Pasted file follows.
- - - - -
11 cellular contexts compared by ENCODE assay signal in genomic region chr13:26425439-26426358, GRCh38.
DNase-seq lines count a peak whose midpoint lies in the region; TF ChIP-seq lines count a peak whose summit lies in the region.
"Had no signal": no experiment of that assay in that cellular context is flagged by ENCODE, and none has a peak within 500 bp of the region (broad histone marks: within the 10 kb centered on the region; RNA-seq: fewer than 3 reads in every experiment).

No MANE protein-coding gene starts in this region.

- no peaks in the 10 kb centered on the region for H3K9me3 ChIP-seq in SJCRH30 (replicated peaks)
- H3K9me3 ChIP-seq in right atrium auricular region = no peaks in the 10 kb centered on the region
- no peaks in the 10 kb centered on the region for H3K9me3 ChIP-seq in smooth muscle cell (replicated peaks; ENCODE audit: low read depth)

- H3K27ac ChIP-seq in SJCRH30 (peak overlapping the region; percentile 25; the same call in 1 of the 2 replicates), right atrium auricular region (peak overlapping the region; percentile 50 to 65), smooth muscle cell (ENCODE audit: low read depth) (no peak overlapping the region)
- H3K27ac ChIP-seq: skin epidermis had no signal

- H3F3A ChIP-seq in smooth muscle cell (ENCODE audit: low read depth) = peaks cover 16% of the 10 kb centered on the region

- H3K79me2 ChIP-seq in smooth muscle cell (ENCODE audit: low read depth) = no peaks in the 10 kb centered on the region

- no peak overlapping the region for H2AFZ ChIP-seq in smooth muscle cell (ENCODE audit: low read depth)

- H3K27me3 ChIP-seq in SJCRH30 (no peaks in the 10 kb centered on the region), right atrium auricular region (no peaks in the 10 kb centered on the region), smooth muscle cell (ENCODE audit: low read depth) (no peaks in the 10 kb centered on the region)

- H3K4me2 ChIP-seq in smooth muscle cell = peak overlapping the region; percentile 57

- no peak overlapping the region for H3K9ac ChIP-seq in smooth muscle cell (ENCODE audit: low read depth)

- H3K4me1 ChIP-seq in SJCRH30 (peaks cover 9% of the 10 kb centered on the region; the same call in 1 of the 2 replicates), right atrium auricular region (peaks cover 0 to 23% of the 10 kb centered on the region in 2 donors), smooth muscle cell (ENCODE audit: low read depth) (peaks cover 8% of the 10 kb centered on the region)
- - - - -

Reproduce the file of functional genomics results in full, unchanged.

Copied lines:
11 cellular contexts compared by ENCODE assay signal in genomic region chr13:26425439-26426358, GRCh38.
DNase-seq lines count a peak whose midpoint lies in the region; TF ChIP-seq lines count a peak whose summit lies in the region.
"Had no signal": no experiment of that assay in that cellular context is flagged by ENCODE, and none has a peak within 500 bp of the region (broad histone marks: within the 10 kb centered on the region; RNA-seq: fewer than 3 reads in every experiment).

No MANE protein-coding gene starts in this region.

- no peaks in the 10 kb centered on the region for H3K9me3 ChIP-seq in SJCRH30 (replicated peaks)
- H3K9me3 ChIP-seq in right atrium auricular region = no peaks in the 10 kb centered on the region
- no peaks in the 10 kb centered on the region for H3K9me3 ChIP-seq in smooth muscle cell (replicated peaks; ENCODE audit: low read depth)

- H3K27ac ChIP-seq in SJCRH30 (peak overlapping the region; percentile 25; the same call in 1 of the 2 replicates), right atrium auricular region (peak overlapping the region; percentile 50 to 65), smooth muscle cell (ENCODE audit: low read depth) (no peak overlapping the region)
- H3K27ac ChIP-seq: skin epidermis had no signal

- H3F3A ChIP-seq in smooth muscle cell (ENCODE audit: low read depth) = peaks cover 16% of the 10 kb centered on the region

- H3K79me2 ChIP-seq in smooth muscle cell (ENCODE audit: low read depth) = no peaks in the 10 kb centered on the region

- no peak overlapping the region for H2AFZ ChIP-seq in smooth muscle cell (ENCODE audit: low read depth)

- H3K27me3 ChIP-seq in SJCRH30 (no peaks in the 10 kb centered on the region), right atrium auricular region (no peaks in the 10 kb centered on the region), smooth muscle cell (ENCODE audit: low read depth) (no peaks in the 10 kb centered on the region)

- H3K4me2 ChIP-seq in smooth muscle cell = peak overlapping the region; percentile 57

- no peak overlapping the region for H3K9ac ChIP-seq in smooth muscle cell (ENCODE audit: low read depth)

- H3K4me1 ChIP-seq in SJCRH30 (peaks cover 9% of the 10 kb centered on the region; the same call in 1 of the 2 replicates), right atrium auricular region (peaks cover 0 to 23% of the 10 kb centered on the region in 2 donors), smooth muscle cell (ENCODE audit: low read depth) (peaks cover 8% of the 10 kb centered on the region)